On 15 May in Berlin, German chancellor Angela Merkel's ruling grand coalition of conservatives and social democrats approved the plan to treble the number of nurseries for children from the current level of 250, 000 to 750, 000, by 2013. Five more years and half a million more places would reach one-third of Germany's children under the age of three (35%) in the state nursery. The EU commission has been critical of the lack of nursery places and restrictive opening times of German kindergartens - the majority for example shut at lunchtime.
Super mum-of-seven minister heads the deal
Ursula von der Leyen, Merkel's minister for family and youth, is promoting the reform to allow Germany to 'reach European standards'. Government figures show that 13.5% of children under three attend nurseries, compared with the European average of 35%. In the west, these children are cared for by their parents, whilst 20% of children in eastern Germany have nursery places. The reform also plans to reverse a fertility rate of 1.3 children per woman - one of the lowest in Europe after Spain (1.3) and Poland (1.2), who scrape the bottom of the 2005 Eurostat survey. The French and Irish lead the field with 1.9 and over.
'30% of married couples in Germany have no children,' exclaimed von der Leyen in a January 2006 interview with Stern magazine. 'That is the highest percentage in the world. In France it is only nine per cent!' With seven children and two degrees herself, von der Leyen is the perfect example of a woman who can combine work and child care. 'When working women have children, they inevitably have to brake their career for a few years,' she said this year in Der Spiegel's August issue of 'The Longing for Family'. 'This hinders their self-advancement.' The reform would also encourage professionals-cum-mothers to work again after childbirth. Currently, only a third of women with children under the age of three are engaged in full-time employment. (Less than 60% of women in general are employed.)
The CDU minister's popularity rose when she first announced her plans. But it was the conservatives in her own party who criticised the reform as a break with traditional family values. In their eyes, women who combine career and child care are 'raven mothers' (Rabenmütter), forcing children out of the nest at a very early stage.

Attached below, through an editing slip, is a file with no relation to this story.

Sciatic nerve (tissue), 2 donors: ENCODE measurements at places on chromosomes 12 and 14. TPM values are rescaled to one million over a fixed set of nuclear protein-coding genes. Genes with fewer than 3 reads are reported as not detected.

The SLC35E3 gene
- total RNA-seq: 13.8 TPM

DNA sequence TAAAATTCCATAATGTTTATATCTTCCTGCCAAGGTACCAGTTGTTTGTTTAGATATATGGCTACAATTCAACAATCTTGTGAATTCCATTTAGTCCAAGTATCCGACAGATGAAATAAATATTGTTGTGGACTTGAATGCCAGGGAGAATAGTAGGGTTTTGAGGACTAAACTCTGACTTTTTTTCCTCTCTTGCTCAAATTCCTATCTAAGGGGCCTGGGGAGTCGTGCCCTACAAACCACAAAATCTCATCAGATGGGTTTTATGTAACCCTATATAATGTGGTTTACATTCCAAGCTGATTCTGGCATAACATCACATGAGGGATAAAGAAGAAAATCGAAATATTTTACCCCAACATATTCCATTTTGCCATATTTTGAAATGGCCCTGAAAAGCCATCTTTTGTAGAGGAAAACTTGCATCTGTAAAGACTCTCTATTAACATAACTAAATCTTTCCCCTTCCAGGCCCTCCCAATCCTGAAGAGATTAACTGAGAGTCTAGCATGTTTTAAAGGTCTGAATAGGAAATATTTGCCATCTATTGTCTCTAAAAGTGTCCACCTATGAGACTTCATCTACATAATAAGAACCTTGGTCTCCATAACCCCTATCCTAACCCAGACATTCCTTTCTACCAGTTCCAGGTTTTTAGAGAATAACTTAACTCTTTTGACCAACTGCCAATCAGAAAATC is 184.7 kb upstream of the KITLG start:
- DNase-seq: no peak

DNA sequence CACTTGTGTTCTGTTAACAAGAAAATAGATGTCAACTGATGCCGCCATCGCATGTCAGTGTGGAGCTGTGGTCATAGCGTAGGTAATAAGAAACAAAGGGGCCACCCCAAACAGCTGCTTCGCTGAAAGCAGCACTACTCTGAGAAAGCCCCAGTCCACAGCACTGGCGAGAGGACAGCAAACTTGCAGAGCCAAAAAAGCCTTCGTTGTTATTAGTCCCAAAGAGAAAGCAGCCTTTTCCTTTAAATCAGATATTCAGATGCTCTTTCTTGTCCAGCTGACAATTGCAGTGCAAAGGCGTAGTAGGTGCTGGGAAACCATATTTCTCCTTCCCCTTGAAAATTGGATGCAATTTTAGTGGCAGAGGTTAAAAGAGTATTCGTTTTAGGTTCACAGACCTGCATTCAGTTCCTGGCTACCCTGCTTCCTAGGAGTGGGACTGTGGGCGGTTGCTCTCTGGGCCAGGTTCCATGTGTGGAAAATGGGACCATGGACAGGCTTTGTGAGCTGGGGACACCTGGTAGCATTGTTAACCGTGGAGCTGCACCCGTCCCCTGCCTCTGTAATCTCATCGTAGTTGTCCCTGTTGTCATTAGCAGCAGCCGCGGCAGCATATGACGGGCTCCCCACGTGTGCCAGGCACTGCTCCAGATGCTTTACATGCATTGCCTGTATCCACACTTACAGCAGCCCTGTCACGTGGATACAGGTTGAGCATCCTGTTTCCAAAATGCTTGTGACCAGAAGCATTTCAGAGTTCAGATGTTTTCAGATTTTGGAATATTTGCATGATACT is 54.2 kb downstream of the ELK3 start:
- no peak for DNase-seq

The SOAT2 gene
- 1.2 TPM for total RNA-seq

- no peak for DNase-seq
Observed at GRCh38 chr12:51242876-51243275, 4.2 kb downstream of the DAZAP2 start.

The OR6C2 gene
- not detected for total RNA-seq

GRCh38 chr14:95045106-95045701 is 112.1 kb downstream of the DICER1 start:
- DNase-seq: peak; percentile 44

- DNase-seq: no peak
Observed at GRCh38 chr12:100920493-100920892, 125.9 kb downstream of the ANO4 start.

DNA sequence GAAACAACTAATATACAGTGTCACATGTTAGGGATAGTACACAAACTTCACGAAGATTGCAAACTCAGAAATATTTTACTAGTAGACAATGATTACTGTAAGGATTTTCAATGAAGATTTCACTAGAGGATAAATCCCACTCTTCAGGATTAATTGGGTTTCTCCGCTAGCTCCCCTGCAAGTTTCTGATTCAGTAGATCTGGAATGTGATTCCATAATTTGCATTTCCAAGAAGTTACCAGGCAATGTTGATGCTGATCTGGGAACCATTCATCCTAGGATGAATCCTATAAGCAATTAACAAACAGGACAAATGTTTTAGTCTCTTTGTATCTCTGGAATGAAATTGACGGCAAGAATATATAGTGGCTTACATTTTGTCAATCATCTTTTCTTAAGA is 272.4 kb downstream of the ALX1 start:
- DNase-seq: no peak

During a coalition summet last May Edmund Stoiber, outgoing conservative minister-president of Bavaria, proposed some sort of income support for childcare. Parents who care for their children at home would benefit of 150 euros monthly.
'This would only exacerbate the vicious circle in which children are confined to home, deprived of early training, linguistic improvement, exercise, and limits on television viewing,' said von der Leyen, vehemently criticising this suggestion in Die Welt at the end of July. 'Just so that their parents can add another 150 euros to their family budget.'
Nonetheless, the CDU see these subsidies as 'compensation' for those families that won't benefit from the nursery expansion. 'Parents should be free to choose how they want to raise their children,' said Johannes Singhammer, family affairs spokesman for the conservative union of the Christian Democrats and Christian Social Democrats, in the same Die Welt interview. 'We should not force a certain style on them. If parents wish to raise their children at home, they should be assisted with subsidies. Polls show that 70% of the population supports the idea of such subsidies. To make sure neglect and abuses won't happen, we will carry out a careful home investigation.'
Von der Leyen's attack on subsidies also attracted criticism from Catholic groups. 'Nurseries should not be built at the expense of family life. They should not be financed by reducing payments or services for married couples or families,' a spokesperson for the Family Association of Catholics said for the German national news agency (DPA).
After negotiations between the coalition and federal states in August, SPD finance minister Peer Steinbrück and von der Leyen finally announced their agreement on the creche-issue. By 2008 the coalition will give a billion euros to create 500, 000 new creche facilities. The price will climb to four billion by 2013. From 2013 German families will have the legal right to a creche spot. Meanwhile Stoiber's 'income support' proposal, mocked by the Greens as a 'Herdprämie' - literally, an award for staying at home and looking after the herd - is yet to be adopted.